HAPPENING TODAY: First Trump 19 hearing since bombshell allegations

It's unclear whether District Attorney Fani Willis (center) or Special Prosecutor Nathan Wade (right) will appear at a court hearing today in the Donald Trump election case in Fulton County. It's the first hearing since one defendant alleged the pair have had an inappropriate personal relationship. (Arvin Temkar / arvin.temkar@ajc.com)

Credit: Arvin Temkar/AJC

Credit: Arvin Temkar/AJC

It's unclear whether District Attorney Fani Willis (center) or Special Prosecutor Nathan Wade (right) will appear at a court hearing today in the Donald Trump election case in Fulton County. It's the first hearing since one defendant alleged the pair have had an inappropriate personal relationship. (Arvin Temkar / arvin.temkar@ajc.com)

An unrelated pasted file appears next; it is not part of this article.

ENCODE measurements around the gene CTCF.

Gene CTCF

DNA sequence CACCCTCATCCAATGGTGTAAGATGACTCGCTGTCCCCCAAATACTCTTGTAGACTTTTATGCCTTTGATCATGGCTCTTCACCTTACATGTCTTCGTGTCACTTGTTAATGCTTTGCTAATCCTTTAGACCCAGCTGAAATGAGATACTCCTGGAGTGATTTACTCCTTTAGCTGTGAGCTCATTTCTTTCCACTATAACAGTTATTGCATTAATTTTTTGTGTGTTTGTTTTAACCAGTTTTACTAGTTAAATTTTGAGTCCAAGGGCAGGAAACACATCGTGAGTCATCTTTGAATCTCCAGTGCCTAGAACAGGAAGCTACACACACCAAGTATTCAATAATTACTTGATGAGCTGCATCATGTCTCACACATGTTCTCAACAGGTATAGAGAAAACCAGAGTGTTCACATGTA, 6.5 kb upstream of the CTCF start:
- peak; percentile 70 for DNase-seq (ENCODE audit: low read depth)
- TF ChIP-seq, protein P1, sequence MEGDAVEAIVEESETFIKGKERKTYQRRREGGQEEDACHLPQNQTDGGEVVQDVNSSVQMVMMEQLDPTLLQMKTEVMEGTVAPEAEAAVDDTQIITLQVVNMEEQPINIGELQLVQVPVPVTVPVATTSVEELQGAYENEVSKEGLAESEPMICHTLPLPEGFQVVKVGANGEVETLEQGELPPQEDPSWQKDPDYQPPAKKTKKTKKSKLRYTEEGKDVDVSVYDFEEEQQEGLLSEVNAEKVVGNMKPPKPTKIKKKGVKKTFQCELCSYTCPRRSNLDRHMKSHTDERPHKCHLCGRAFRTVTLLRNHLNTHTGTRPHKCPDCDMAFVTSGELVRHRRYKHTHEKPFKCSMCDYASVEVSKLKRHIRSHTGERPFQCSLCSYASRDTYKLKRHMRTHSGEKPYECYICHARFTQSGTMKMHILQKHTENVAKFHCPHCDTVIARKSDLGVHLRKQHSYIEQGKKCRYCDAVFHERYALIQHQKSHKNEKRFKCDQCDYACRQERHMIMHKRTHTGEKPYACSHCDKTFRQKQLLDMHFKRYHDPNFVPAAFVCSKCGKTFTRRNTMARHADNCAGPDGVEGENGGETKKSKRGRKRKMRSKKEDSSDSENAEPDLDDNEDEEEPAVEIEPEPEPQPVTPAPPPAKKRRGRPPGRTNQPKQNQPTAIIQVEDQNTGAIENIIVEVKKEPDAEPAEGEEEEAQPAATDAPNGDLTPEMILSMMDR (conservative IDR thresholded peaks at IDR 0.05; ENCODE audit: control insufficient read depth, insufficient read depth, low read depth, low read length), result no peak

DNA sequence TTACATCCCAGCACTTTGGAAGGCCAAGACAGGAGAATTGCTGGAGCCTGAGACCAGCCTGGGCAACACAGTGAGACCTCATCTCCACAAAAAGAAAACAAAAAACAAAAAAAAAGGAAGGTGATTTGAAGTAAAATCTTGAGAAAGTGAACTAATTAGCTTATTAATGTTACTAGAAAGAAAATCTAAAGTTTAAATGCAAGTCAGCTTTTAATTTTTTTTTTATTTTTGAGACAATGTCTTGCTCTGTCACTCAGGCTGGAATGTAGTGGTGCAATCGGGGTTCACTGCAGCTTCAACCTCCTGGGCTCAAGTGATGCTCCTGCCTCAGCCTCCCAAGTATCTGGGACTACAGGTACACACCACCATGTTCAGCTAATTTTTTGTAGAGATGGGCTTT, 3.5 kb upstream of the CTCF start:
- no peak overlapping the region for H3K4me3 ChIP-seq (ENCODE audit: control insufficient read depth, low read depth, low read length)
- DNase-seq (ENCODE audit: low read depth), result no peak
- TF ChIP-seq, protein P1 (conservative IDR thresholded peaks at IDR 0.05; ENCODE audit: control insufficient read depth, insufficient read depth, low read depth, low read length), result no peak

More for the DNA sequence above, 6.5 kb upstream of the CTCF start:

A hearing this afternoon in Fulton Superior Court will focus on more than a half-dozen pending procedural motions in the Donald Trump election interference case.

But it will be closely watched for another reason: it marks the first time Fulton County prosecutors will appear in public since Monday’s bombshell allegations that District Attorney Fani Willis improperly hired a romantic partner as special prosecutor and financially benefited from their relationship.

The claims, from defendant and former Trump campaign operative Mike Roman, were not substantiated and Judge Scott McAfee, who oversees the case, is not scheduled to address them today. (McAfee will ultimately decide whether to take any other action against Willis or the case.)

The 1 p.m. hearing, which will be live-streamed on McAfee’s YouTube page, will undoubtedly be closely scrutinized for any reference to the salacious claims. Willis and the case’s special prosecutor, Nathan Wade, have yet to respond to the allegations — a spokesman has said the office will address them in an upcoming court filing but the timing is unclear.